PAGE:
Our culture has its own calendar for the next month or so. We can mark off these days: Door-busters, Black Friday, Parties, Winter breaks, Holiday cheer, Family dinners (and political arguments) and ending with a Ball-dropping champagne toast. That is the liturgy of the world at the end of a year. But what about the Liturgical Calendar?
Christmas: The Prequel
There is another timeline from another culture that some observe. The Liturgical Calendar starts this Sunday with Advent 1; the first day of the new Church Year. The calendar makes this bold claim: the real New Year begins this Sunday, with a four-week prequel to Christmas. It is time NOT to run…but to observe. There is no rush. In fact, the Liturgical Calendar is a not-so-subtle speed bump to our Christmas rush. Whoa! Slow down!
The world wants to say “Merry” and “Happy” and “Hurry” all month long. But for most of the month, the Christian Liturgical Calendar starts with a different cue: “Watch”.
And this kind of calendar is making a comeback.
It is usually displayed as a wheel with a pattern of colors marking the days and seasons of the church year. Time is not depicted as rows of seven boxes, stacked up four at a time into square blocks of months with hard, fixed edges. In a Liturgical Calendar, nothing is square. Time goes around like the sweep of a hand; it happens as a circle. It conveys a rhythmic sense to the passage of time. One writer put it this way, “The liturgical calendar of Sacramental Christianity moves along with the natural rhythms of life, as did the calendars of ancient peoples...” (Loyd Feuston) Time, in a Liturgical Calendar, is not measured in 24-hour sessions, but in intentional seasons. It is not Chronos-time; it is Kairos-time. (A nice meditation on the difference can be found here.)
When we observe the secular calendar, the days are ticked off one by one. Time is measured horizontally, as it were. We make time for things, or so we imagine. How many more shopping days till Christmas? I’m off on vacation until the end of the month. “Everyone is working for the weekend.” (Loverboy) We maintain the illusion that we are making or at least shaping time for our use.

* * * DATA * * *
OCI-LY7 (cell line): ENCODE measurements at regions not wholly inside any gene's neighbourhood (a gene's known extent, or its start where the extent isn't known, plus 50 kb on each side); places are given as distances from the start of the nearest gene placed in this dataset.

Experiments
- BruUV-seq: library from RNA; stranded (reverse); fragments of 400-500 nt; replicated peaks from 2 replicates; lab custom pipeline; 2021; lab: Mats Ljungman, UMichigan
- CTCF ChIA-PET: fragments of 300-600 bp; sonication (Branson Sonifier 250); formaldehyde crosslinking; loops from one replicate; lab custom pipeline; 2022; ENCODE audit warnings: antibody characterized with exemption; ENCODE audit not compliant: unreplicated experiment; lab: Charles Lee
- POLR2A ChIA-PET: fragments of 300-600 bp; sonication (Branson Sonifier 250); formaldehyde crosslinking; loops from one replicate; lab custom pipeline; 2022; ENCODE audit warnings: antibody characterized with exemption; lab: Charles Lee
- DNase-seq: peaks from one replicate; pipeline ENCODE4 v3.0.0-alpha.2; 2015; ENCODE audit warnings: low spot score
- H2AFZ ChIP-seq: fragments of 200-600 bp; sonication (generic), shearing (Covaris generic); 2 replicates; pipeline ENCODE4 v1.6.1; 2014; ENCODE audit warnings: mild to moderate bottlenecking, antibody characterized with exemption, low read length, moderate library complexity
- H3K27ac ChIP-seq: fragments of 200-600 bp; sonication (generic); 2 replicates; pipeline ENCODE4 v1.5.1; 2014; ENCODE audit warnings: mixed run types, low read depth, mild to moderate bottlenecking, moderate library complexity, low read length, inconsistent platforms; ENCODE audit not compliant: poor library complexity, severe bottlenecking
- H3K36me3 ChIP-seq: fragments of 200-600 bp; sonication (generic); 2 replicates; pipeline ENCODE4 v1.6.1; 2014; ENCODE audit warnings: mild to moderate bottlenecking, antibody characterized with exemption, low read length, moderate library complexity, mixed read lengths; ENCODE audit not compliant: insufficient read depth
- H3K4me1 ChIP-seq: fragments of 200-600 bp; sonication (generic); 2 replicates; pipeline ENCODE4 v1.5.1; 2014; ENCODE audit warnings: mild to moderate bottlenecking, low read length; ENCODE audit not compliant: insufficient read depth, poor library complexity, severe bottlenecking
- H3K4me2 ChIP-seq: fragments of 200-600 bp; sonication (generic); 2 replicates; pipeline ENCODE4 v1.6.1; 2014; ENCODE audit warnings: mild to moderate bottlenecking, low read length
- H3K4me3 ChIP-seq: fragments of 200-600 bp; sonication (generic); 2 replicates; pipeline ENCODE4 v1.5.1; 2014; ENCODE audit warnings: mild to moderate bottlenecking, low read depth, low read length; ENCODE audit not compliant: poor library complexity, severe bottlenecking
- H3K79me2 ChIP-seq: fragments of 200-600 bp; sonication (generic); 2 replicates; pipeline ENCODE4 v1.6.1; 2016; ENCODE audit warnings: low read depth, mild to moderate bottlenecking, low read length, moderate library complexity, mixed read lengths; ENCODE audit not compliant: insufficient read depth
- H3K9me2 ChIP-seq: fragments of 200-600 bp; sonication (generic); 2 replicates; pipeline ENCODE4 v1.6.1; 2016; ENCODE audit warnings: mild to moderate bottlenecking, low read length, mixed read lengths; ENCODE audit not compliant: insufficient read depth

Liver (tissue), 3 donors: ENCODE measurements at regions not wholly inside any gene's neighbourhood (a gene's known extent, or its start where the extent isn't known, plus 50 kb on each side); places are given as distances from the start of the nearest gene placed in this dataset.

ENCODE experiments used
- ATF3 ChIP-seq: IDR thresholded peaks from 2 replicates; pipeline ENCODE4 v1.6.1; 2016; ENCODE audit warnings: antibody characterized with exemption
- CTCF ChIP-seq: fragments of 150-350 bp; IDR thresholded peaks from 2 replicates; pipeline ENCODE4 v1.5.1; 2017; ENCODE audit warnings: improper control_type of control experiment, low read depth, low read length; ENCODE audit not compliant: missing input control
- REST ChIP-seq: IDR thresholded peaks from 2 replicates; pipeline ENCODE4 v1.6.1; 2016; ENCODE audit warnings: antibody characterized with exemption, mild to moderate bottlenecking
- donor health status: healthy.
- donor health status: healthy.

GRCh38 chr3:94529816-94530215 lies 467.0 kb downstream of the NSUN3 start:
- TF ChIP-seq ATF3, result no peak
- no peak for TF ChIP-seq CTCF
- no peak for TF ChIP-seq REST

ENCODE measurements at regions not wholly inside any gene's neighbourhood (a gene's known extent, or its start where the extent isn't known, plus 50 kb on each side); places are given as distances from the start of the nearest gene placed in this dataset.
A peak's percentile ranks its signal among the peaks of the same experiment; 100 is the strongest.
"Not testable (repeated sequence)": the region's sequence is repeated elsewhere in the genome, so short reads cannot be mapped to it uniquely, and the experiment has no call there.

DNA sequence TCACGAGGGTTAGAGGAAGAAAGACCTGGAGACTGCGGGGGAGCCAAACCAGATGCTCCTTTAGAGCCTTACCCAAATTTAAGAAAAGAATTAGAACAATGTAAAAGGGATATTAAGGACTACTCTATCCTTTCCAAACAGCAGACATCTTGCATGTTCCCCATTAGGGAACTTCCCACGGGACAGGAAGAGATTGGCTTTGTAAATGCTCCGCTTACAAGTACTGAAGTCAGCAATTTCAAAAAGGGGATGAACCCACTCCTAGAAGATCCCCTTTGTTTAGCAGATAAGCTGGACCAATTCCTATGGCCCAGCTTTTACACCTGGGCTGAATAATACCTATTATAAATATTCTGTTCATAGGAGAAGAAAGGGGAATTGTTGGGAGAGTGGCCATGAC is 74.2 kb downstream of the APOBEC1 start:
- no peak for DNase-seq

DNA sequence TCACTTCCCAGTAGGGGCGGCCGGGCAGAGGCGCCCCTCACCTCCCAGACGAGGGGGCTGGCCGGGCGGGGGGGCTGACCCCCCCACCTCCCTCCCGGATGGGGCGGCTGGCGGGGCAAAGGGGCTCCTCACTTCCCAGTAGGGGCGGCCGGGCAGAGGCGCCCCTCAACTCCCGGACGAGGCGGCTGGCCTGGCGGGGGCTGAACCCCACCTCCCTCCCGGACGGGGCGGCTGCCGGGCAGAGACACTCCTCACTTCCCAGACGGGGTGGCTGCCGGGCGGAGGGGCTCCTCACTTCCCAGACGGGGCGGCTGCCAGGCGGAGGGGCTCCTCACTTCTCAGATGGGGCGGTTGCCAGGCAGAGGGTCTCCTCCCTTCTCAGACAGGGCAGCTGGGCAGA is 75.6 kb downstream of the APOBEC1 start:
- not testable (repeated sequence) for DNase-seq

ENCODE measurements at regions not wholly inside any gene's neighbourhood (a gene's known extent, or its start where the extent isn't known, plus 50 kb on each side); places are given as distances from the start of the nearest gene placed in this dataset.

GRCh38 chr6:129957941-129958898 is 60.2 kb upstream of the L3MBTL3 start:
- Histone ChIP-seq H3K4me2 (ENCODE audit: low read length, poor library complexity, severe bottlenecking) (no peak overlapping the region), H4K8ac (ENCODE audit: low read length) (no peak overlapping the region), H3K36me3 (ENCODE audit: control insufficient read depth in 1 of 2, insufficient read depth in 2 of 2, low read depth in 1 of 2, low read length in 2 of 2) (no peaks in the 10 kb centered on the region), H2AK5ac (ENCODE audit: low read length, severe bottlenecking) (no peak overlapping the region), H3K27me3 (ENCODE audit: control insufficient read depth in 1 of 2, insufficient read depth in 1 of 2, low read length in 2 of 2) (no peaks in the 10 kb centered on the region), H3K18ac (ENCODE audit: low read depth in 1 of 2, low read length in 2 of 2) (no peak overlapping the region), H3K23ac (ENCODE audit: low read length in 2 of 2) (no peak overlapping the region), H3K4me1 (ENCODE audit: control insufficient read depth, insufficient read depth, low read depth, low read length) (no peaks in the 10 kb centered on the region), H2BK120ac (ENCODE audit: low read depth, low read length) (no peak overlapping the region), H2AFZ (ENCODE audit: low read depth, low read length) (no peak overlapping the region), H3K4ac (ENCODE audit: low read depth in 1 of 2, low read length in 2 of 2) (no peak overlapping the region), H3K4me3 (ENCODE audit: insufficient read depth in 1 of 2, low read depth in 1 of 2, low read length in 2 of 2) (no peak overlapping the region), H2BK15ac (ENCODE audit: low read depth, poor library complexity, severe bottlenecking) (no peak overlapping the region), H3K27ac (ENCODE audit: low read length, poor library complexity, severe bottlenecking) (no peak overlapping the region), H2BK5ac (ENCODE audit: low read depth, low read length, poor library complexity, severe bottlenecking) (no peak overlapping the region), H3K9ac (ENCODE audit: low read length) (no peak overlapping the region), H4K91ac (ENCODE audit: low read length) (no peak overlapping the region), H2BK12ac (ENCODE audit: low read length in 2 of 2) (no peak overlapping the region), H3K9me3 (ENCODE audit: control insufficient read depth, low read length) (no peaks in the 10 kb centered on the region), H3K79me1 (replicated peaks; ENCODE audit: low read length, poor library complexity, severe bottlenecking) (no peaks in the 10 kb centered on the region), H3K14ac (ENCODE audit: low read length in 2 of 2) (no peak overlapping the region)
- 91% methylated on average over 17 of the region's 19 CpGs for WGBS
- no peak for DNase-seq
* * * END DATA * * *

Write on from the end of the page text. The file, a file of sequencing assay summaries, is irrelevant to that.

But the Liturgical Calendar is different. The Liturgical Calendar tries to shape us.
Joan Chittister said it this way: The liturgical year is the year that sets out to attune the life of the Christian to the life of Jesus, the Christ. It proposes, year after year, to immerse us over and over again into the sense and substance of the Christian life until, eventually we become what we say we are – followers of Jesus all the way to the heart of God.
This Liturgical Calendar designed by my friends at LemmonDesign (Bliss and Ryan) is gorgeous. I love it and you will too.
Ryan wrote me about it: We have encountered so many people who are new to Anglicanism, who are unfamiliar with the many different facets of the tradition. We wanted to create beautiful pieces that are engaging and educational, shedding light on various aspects of the Anglican faith (Seasons, Holy Days, Saints, Collects, etc.) in a way that is accessible to them.
But they have achieved more than just a new way of looking at Time. They have created a beautiful portrait of time that will catch the eye and communicate to the heart. It is lovely. I commend this to you and their online company Mod Lit here.
A final thought:
It is interesting that the block calendar we display on our devices and old-school Daytimers can’t measure time accurately. (It has to make an adjustment every four years on Leap Day.) But the Liturgical Calendar is never wrong. It just runs a course. And the course centers around the life of Jesus: first, the long-expectant hope of His advent, then His birth, and His life, and His ministry, and His death, and His Resurrection, and the gift of the Spirit. And then again, once more, the long-expectant hope of the Church. Come Lord Jesus. Again.
Advent is just around the corner—get yours today!